" Before the eighties had fully taken hold of the aesthetic; long before the availability of factory specced adventure tourers; before bloat-tanked Ténérés had littered the byways of Europe and beyond; before superbikes with full fairings and colourways "
One Day You’ll Own a Yamaha
In the protean cultural mass that was the mid seventies, the Yamaha Moto Bike was a classic bit of corporate kidsploitation.
In Dogtown the Z-Boys were riding pools in long white tube socks in the first skateboarding wave, spanking Chargers and Camaros were cruising the wide boulevards of Detroit despite the oil crisis. And BMX riding grommets were defining the cycling version of a faddish culture that would by the turn of the century flower into an Olympic discipline.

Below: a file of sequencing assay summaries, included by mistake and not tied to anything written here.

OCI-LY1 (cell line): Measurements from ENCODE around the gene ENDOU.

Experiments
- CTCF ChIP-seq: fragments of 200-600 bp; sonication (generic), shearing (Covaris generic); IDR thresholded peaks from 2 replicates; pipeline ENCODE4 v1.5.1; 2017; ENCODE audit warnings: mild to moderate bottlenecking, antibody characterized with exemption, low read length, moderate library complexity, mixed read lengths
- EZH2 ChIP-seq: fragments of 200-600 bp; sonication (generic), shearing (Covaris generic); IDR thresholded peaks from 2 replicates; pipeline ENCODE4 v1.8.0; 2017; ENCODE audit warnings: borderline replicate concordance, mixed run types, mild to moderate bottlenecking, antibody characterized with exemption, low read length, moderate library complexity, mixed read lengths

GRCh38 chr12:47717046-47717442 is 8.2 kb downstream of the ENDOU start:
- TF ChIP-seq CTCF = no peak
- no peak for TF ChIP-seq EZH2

You could see Yamaha’s logic. Draw in a future generation of YZ series motorcross riders by using their hard won expertise in producing a pedalled version of the crosser for the kids. Brand loyalty garnered. A youth cult created.
Except, the Moto Bike, while undeniably cool through the retrospective gaze of the 21st century, didn’t work, despite the extensive marketing campaign.
Its oil-damped shocks were super heavy, interminably slow, soft and weighty. The heavy gauge frame was also ponderous and over-rigid. The whole issue was extremely tail-happy – which allowed for wickedly easy wheelies but was wholly, ridiculously, inappropriate for racing (this was way, way before the real growth of freestyling).
The kids had it sussed. The men in suits missed a trick, and as soon as we could save up, me and my mates bought a KX 250.
CLICK TO ENLARGE